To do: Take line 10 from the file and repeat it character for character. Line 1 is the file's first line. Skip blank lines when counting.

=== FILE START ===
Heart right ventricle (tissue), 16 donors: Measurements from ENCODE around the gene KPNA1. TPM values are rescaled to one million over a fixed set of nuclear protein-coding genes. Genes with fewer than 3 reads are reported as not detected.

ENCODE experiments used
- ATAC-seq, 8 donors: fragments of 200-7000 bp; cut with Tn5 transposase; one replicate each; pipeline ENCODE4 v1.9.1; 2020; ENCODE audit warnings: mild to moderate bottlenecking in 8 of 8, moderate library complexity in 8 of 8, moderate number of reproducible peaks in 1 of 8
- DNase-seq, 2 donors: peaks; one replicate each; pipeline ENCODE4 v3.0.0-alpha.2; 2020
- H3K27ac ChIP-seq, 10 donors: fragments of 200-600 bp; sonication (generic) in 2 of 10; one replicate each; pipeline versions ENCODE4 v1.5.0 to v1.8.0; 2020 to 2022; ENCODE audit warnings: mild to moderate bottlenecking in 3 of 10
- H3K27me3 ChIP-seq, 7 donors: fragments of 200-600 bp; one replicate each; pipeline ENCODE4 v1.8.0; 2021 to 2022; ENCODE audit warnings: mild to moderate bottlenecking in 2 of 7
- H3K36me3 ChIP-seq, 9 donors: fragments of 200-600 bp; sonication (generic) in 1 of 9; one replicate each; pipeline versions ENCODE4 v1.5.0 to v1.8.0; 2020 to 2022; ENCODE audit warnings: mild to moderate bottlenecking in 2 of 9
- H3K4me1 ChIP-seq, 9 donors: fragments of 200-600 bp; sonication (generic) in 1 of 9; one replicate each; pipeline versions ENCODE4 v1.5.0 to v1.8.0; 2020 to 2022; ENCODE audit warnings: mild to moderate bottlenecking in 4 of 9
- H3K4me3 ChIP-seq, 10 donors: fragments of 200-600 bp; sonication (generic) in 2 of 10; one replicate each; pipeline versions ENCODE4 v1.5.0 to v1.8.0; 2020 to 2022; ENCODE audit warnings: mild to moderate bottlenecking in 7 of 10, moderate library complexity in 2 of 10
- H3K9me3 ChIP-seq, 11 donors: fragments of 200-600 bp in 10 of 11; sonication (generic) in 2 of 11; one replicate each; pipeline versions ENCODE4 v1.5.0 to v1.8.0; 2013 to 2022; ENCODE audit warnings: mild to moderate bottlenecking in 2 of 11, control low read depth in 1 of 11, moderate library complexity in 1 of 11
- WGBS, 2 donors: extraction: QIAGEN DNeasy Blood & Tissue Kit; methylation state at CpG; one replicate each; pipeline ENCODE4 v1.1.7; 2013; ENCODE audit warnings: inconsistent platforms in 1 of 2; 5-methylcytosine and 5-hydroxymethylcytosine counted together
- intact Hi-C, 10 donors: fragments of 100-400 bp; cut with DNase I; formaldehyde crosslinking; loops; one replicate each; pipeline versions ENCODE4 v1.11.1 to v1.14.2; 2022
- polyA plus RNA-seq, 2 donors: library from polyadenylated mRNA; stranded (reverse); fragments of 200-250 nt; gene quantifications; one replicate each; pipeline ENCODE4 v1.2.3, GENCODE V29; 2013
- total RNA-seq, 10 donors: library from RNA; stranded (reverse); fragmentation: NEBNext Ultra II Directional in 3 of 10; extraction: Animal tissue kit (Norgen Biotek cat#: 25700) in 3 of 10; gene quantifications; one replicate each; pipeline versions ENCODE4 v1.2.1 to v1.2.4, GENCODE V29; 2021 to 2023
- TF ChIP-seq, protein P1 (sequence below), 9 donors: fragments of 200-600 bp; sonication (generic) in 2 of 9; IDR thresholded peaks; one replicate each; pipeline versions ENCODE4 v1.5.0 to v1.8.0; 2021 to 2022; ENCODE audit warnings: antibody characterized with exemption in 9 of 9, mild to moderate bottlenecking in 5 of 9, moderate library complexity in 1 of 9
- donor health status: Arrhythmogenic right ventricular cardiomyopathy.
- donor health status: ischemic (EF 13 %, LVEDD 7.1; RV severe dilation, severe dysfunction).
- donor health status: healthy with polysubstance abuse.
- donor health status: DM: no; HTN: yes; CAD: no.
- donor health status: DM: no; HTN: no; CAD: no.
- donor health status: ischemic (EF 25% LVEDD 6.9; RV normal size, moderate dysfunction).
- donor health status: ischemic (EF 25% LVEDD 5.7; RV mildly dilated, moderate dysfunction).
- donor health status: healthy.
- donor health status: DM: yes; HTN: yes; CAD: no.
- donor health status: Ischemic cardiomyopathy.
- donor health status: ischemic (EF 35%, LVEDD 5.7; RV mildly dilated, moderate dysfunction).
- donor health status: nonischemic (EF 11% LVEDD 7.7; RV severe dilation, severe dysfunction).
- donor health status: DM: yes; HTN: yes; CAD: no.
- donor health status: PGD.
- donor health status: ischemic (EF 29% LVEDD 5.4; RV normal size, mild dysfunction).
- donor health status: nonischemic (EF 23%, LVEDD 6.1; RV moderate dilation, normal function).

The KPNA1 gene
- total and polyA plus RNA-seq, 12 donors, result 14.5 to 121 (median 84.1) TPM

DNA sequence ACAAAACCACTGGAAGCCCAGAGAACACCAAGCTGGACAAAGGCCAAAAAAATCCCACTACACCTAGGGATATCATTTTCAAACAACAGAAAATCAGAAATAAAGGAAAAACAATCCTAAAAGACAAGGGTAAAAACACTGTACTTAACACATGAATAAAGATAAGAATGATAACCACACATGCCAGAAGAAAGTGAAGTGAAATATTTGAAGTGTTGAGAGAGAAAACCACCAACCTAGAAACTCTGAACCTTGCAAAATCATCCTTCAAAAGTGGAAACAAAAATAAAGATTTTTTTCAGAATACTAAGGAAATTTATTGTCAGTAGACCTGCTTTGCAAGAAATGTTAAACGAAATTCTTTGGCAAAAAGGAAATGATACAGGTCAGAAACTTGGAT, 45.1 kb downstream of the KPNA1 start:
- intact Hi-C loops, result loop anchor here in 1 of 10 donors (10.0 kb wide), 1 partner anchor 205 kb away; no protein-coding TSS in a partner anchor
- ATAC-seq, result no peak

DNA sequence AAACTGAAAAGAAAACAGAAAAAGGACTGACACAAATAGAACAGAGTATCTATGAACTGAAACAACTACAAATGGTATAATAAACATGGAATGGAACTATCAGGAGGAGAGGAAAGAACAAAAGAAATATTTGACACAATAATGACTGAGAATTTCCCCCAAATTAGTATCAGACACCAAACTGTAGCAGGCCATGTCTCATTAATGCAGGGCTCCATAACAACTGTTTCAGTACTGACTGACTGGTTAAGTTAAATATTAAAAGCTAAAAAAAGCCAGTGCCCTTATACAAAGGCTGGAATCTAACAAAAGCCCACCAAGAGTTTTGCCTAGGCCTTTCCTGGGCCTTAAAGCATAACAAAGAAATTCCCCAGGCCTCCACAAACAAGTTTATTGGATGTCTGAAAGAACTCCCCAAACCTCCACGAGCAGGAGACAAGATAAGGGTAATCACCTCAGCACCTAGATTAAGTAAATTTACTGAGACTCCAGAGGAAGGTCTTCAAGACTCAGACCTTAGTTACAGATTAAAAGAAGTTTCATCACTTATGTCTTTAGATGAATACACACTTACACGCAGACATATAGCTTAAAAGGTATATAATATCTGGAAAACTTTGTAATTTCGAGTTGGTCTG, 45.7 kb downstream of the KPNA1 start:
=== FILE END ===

- H3K9me3 ChIP-seq, 11 donors: fragments of 200-600 bp in 10 of 11; sonication (generic) in 2 of 11; one replicate each; pipeline versions ENCODE4 v1.5.0 to v1.8.0; 2013 to 2022; ENCODE audit warnings: mild to moderate bottlenecking in 2 of 11, control low read depth in 1 of 11, moderate library complexity in 1 of 11